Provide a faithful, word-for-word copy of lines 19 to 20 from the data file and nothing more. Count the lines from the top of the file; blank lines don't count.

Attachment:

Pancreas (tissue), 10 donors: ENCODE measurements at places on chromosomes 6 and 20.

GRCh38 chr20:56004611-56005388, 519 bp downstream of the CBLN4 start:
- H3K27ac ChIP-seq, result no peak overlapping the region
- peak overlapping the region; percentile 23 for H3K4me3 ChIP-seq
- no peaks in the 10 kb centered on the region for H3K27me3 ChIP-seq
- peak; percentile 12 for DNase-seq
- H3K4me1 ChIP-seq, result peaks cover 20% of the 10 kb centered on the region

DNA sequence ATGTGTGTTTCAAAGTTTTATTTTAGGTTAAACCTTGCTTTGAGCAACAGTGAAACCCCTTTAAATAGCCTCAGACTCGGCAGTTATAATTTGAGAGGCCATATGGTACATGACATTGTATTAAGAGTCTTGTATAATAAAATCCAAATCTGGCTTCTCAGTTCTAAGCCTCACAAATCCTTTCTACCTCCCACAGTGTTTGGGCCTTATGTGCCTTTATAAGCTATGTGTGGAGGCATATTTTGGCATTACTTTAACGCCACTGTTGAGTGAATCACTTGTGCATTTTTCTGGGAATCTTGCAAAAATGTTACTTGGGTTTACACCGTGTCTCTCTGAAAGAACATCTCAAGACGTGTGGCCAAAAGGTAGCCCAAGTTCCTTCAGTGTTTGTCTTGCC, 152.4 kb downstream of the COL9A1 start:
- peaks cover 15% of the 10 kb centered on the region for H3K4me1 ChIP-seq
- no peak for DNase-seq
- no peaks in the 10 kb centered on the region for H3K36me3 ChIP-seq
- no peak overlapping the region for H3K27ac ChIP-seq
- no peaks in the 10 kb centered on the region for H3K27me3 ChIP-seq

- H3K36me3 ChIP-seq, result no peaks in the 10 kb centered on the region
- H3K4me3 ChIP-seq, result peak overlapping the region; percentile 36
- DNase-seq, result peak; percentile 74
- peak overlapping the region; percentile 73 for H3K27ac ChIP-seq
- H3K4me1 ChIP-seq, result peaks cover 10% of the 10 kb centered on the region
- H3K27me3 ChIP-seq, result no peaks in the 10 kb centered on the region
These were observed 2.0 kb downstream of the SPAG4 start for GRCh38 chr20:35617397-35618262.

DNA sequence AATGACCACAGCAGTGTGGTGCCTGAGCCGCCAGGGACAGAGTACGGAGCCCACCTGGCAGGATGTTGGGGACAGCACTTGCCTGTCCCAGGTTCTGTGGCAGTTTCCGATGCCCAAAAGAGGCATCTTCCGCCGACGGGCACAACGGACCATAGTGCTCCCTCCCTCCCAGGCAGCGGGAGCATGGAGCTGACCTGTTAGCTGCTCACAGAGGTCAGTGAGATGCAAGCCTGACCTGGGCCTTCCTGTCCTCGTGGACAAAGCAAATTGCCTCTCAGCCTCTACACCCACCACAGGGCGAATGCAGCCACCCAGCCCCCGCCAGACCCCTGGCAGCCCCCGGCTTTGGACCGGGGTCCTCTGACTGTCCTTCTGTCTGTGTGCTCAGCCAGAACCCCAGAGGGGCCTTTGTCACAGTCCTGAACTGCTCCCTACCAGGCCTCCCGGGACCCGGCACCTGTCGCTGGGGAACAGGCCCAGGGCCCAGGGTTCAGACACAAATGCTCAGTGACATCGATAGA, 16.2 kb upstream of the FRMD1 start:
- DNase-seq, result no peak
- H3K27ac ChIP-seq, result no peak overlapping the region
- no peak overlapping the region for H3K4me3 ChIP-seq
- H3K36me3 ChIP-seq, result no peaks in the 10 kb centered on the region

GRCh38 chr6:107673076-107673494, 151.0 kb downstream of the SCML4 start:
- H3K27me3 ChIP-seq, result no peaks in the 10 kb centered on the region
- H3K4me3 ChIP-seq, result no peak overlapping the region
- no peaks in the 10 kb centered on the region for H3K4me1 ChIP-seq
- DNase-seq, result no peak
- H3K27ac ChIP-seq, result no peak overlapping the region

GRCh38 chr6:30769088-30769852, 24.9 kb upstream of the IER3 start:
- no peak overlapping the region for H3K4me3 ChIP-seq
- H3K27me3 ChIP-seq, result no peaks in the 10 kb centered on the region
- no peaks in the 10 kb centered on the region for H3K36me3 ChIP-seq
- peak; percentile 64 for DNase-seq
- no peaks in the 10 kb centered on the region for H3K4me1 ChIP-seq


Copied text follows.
- H3K27me3 ChIP-seq, result no peaks in the 10 kb centered on the region
These were observed 2.0 kb downstream of the SPAG4 start for GRCh38 chr20:35617397-35618262.